It’s at the moments when Hedda is at her most destructive that Ms Watts shows us how much the character is pleasured by the sensation. Forcing Lovborg into drinking again is her first victory; getting him to take one of her father’s pistols so that he does the right thing is another. Burning his work gives her an inner contentment and satisfaction; hearing of his death damn nearly causes an orgasm. This is a study of someone sexually turned on by evil. When Brack confronts her with his knowledge of her involvement, and she realises that Lovborg’s death was not as poetic as she had hoped, he in turn drips, pours and spews his can of drink on to her (in her sensual, satin nightdress) which reveals itself as spatters of blood, the evidence of her guilt in an homage to Grand Guignol. It’s a gruesome, visceral sight that no one else seems to be aware of; is this Hedda’s brain telling her that she has, finally, gone too far? Or is Brack equally predisposed to making a grotesque gesture? However you interpret it, it’s a truly stunning image.
Abhin Galeya’s Tesman comes across as far from being a dusty academic. He’s much more of a lad, skipping and jumping about in childish delight when he hears a bit of good news; an immature sop who’s no challenge to Hedda’s cunning. When he and Mrs Elvsted are seated, trying to piece together the original notes of Lovborg’s masterwork, it’s no surprise that they’re on the floor in the corner, like two kids playing a game. Adam Best’s Brack is a suitably nasty piece of work, affecting an air of respectability whilst concealing his own agenda; trapping Hedda against the wall, desperate to control the uncontrollable. Richard Pyros, Christine Kavanagh and Annabel Bates all give excellent support as a deeply pathetic Lovborg, a bright and kindly Juliana and a surprisingly feisty Mrs Elvsted. And Madlena Nedeva provides a slavishly dour presence as the maid, Berte; hanging on to her job for grim death by sitting permanently by the door like a grouchy Babooshka.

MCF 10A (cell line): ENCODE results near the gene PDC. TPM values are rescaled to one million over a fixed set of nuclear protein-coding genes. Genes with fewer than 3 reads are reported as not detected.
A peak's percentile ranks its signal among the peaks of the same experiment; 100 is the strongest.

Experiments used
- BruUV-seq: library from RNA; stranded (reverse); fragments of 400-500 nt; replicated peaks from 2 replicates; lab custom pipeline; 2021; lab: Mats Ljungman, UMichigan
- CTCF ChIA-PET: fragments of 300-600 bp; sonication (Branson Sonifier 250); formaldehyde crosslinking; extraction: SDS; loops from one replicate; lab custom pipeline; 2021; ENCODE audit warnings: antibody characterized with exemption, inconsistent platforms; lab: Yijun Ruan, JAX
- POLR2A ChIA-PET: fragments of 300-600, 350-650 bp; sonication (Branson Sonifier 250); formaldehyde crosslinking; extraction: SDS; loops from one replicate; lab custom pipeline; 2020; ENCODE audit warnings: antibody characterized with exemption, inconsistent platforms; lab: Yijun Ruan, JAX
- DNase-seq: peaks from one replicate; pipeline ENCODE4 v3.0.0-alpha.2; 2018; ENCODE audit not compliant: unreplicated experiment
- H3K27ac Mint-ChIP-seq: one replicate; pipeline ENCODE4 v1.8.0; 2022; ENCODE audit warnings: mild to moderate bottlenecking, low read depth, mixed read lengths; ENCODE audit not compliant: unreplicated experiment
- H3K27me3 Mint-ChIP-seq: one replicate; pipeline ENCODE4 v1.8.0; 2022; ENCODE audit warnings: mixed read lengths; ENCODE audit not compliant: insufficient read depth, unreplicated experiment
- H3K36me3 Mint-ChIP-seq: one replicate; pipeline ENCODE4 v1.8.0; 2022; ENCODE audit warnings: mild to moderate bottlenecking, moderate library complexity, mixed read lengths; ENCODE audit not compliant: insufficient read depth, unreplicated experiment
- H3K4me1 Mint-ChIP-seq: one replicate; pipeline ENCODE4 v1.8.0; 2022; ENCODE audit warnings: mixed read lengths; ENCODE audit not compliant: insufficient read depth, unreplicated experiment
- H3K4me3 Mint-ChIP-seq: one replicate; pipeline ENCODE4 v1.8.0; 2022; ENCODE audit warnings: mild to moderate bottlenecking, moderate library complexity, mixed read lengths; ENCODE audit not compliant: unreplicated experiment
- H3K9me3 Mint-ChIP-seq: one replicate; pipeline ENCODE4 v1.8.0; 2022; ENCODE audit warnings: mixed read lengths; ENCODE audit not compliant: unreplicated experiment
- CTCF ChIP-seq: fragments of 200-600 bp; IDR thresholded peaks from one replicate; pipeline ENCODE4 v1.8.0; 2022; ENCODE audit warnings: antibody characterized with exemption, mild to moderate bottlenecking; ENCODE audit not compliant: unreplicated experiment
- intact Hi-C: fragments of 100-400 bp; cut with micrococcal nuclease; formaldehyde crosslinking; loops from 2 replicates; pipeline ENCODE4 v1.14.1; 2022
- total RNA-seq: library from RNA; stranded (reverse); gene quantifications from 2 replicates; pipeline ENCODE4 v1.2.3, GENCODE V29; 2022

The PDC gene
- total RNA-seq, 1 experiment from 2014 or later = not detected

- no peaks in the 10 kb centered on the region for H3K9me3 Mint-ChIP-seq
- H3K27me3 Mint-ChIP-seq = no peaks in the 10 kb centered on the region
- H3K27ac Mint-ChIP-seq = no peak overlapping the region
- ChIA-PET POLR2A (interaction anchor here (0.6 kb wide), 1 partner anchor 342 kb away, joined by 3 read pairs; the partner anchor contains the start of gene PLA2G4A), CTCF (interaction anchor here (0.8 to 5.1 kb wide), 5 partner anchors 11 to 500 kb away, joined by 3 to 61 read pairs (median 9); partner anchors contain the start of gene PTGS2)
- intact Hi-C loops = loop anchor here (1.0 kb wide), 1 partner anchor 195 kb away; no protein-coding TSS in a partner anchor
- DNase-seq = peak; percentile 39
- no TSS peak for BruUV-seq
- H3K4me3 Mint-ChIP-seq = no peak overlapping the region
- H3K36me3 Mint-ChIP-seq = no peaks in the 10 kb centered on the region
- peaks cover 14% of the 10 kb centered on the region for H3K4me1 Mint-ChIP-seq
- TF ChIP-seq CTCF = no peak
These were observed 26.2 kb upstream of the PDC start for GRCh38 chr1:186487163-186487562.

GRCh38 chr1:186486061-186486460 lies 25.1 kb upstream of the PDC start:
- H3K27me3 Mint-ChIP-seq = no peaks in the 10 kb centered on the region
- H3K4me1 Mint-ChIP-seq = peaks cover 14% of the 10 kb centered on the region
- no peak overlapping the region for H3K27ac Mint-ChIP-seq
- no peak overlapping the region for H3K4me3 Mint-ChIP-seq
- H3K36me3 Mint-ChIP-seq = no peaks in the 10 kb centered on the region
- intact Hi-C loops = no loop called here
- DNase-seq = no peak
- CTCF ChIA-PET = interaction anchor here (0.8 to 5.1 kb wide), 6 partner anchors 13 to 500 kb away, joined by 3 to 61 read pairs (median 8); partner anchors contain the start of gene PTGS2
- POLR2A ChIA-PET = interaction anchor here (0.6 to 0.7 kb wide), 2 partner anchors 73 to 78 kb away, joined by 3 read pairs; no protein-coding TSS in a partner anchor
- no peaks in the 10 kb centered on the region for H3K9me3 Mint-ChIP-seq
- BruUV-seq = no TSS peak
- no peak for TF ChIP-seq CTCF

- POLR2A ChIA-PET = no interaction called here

This is a production that occasionally provokes nervous laughter from the audience at what you might feel are inappropriate times. No more so than the final scene, when Patrick Marber has Tesman slowly approach the lifeless Hedda with the flat response “oh, she’s dead”. Such a ridiculous thing for this great tragedy to end with – but wait, what was that Ibsen note? “Life is not tragic – life is ridiculous”. So, that’s spot on for this approach to the play. It’s a very different interpretation from what the average Ibsen-goer will be used to. The sterile, stylised setting won’t work for everyone, and, if I’m honest, some of the intrusive music really got on my nerves. But, then again, I think it was meant to. Not for the purist, not for the complacent; but definitely for the theatre buff who likes to have their ideas shaken up and turned on their head. After Northampton, the tour continues again from January to March, visiting Glasgow, Wolverhampton, Woking, Nottingham, Newcastle, York, Milton Keynes and Dublin.